You’ve probably come across Lily O’Farrell’s work on Instagram before, under her account’s name of @vulgadrawings, and now the artist has embarked on a new venture, publishing her first book. Lily is a London-based cartoonist, known for tackling complex issues around misogyny and sexual violence, with her trademark comedy and illustrations – from art on how men disassociate porn to how blue balls aren’t real.
Here, FGRLS CLUB talks to Lily, getting to know the woman behind the viral Instagram posts.
How did your career start, and how did that merge of comedy and illustration happen?
I was always really interested in comedy and drawing and feminism, but I never really thought to put two and two together. As a woman, I feel we often fill the role of the facilitator, I loved comedy but assumed I’d work behind the scenes – so I did that, I cleaned toilets and looked after comedians in Manchester, Melbourne, and London, in my twenties. At a certain point, I’d seen enough comedy that wasn’t that great, that made me think ‘if they can do it, surely I can give it a go and be a bit better’. So, I did the comedy circuit for a bit, about 3 gigs a week around the London open mic scene. I was also a sketch writer for a while for comedy groups. So I’d write the sketch and they would perform them and things like that.
Then I went to Melbourne and worked as a waitress for a bit, where I experienced a lot of sexism, which was a catalyst moment for me, I had so much anger and I didn’t know where to put it. I started doodling on the back of receipts at work when I was bored and had a light bulb moment and was like ‘I have all this comedy content about sexism and about sexual violence, and turning all these dark things into funny things. Why don’t I draw them? Why haven’t I done this the whole time?’. I started uploading them online and they really took off, to my surprise – people online would give me suggestions of things that had happened to them that I could put into cartoon form, it was really cathartic for them and for me to see that published and to see people commenting underneath saying ‘this hits the nail on the head’, ‘that’s happened to me too’. It’s an amazing feeling and it became an addiction. I would stay home on a Friday night, just churning out drawings and idea after idea after idea. Around this time I started working in TV for a bit, I always had a full-time job, and was just drawing in any spare time I got. Then I got furloughed when the COVID-19 pandemic hit London, in March 2020, and because of that I was able to draw every day – I thought people wouldn’t want my content on their feed, as it was such a scary and dark time, and my work is about sexual violence, left-wing politics, being a millennial, sexism, etc, but they did. Everything snowballed, it felt like overnight, and in June I was able to quit my job – ever since then I’ve been a full-time creative, which is wild to me. So, that’s been my career trajectory, which I had no training in. I’ve had to fight the imposter syndrome of drawing becoming a hobby to a career, but I think the comedy and writing and structure is what carries the work, and the drawing is kind of secondary.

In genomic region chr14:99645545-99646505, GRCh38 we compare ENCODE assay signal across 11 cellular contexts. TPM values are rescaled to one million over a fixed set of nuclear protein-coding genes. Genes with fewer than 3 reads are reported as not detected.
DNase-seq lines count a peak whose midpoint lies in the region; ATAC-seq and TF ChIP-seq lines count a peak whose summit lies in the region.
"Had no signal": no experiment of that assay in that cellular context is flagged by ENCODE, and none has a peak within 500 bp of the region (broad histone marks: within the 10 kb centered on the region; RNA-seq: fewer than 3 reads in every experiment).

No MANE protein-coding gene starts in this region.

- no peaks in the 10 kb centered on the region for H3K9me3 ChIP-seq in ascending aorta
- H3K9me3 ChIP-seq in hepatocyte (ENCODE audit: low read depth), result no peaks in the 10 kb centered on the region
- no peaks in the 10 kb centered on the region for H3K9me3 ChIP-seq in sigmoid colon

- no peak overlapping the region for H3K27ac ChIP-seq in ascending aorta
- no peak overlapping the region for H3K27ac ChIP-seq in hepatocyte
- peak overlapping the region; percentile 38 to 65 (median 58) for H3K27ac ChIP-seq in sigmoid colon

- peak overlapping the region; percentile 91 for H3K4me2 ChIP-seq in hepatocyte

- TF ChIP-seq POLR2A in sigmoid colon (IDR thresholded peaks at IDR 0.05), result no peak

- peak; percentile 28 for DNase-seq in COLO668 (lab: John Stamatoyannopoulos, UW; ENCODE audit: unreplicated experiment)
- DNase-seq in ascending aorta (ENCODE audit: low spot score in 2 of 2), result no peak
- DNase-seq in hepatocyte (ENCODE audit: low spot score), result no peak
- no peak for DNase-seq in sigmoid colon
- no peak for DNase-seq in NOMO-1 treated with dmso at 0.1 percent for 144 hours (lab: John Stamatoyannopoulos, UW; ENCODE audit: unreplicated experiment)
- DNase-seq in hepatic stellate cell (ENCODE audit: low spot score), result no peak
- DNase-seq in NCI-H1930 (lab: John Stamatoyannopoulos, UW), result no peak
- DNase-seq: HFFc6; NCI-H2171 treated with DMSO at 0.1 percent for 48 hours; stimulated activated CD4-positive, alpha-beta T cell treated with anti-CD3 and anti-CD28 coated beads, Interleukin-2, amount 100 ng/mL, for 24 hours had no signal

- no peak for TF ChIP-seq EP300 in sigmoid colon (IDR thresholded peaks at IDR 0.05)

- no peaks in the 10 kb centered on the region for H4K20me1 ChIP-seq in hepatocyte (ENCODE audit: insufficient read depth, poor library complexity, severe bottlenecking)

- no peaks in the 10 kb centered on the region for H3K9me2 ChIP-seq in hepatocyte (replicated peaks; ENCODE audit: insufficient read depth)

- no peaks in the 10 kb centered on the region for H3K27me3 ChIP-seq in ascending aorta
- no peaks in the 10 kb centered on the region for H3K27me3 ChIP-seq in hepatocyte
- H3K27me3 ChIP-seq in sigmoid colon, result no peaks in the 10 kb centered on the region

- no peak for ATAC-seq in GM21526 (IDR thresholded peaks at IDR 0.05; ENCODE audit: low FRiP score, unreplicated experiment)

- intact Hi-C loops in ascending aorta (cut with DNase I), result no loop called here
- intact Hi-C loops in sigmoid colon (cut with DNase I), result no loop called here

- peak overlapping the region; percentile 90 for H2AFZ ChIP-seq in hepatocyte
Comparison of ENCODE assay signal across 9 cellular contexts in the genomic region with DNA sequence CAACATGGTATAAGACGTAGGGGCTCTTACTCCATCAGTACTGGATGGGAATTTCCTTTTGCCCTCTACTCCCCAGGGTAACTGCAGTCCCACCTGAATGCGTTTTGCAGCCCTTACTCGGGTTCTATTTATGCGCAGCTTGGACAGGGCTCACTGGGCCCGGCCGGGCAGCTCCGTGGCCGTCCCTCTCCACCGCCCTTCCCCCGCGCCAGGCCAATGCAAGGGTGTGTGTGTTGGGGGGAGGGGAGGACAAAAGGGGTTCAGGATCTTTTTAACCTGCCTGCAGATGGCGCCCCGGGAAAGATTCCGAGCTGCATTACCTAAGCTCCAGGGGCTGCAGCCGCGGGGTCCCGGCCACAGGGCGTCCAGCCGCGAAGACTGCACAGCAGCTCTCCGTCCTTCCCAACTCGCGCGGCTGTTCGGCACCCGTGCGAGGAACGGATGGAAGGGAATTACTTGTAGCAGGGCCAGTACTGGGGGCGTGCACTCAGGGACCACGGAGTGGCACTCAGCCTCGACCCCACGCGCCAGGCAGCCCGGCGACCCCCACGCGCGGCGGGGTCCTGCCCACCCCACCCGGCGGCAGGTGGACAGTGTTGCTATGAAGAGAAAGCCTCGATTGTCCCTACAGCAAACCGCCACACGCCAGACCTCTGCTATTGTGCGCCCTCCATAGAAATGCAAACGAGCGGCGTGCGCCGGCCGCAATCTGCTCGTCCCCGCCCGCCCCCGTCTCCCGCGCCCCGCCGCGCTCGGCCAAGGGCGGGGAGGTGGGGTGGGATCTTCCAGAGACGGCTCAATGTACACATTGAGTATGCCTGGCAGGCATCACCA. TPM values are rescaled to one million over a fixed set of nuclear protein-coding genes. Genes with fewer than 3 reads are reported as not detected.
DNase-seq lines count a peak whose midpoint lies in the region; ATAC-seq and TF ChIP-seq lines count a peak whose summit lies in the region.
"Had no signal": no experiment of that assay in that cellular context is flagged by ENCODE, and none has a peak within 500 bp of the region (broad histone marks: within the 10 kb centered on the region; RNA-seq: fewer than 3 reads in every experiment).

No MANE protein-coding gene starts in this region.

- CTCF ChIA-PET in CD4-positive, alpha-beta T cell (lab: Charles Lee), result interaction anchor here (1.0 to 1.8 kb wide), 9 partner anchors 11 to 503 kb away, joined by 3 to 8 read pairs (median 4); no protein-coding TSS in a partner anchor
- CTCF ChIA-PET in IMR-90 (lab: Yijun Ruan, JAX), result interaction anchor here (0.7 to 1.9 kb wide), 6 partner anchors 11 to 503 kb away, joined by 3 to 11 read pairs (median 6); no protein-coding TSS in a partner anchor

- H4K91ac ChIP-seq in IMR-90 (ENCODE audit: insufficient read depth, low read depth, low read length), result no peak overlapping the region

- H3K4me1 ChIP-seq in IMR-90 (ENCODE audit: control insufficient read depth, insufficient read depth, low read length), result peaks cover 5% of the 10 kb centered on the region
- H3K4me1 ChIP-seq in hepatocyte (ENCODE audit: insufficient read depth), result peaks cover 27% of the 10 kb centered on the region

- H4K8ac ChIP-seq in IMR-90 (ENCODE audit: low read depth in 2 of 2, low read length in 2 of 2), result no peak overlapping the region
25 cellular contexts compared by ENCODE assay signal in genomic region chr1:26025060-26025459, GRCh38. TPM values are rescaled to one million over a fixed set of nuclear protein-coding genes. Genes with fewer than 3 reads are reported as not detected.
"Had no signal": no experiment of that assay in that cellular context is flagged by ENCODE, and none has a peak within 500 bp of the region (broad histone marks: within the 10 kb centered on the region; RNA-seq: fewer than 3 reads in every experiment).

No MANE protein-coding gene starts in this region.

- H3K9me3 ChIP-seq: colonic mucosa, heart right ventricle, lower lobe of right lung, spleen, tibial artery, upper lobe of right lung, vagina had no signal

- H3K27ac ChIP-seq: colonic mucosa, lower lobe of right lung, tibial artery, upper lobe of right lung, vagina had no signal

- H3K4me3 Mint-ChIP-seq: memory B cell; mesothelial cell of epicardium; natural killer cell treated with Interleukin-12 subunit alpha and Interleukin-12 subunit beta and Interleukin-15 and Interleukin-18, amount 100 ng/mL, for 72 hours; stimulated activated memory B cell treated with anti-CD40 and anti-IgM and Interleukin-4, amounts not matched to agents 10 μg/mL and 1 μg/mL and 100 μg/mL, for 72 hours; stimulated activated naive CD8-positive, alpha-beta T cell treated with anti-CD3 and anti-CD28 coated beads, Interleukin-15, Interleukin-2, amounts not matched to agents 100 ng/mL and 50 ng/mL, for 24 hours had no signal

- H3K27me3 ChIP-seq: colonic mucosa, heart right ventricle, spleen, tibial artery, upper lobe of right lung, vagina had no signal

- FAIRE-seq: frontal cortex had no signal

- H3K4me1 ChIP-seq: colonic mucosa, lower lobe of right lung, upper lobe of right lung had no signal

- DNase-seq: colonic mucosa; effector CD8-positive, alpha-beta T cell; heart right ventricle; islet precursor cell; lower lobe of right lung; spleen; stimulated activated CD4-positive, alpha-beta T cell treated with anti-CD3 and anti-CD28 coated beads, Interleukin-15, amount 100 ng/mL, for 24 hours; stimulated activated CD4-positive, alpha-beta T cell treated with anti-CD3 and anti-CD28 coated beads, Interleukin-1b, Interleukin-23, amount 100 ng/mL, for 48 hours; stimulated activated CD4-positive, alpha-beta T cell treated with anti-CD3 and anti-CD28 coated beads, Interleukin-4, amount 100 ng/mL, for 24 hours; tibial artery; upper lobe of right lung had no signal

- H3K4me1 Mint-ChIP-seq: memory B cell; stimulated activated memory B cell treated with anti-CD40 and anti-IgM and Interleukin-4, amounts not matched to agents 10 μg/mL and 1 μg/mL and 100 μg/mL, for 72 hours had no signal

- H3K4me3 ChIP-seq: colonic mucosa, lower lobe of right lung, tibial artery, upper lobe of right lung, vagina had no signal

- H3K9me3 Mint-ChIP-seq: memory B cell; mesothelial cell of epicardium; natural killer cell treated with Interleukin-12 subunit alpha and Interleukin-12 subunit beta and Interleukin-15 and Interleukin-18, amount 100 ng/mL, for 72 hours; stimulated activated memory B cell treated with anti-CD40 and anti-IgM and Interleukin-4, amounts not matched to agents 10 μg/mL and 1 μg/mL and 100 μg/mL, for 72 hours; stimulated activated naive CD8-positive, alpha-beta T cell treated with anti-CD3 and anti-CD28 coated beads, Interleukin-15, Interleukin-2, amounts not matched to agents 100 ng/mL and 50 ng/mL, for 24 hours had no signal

How does it feel to go viral so often, is it overwhelming?
The viral thing is bittersweet because the sweet is realising I’m not alone, because really everything I do is just a thought I’ve had, so when hundreds of thousands of people go ‘Yeah. I agree’, the solidarity of it is so uplifting and really energises me to do more, especially when my work changes someone’s mind. Obviously, the more people who like my work, the more likely I’m able to live off it. So, that’s the sweet of it.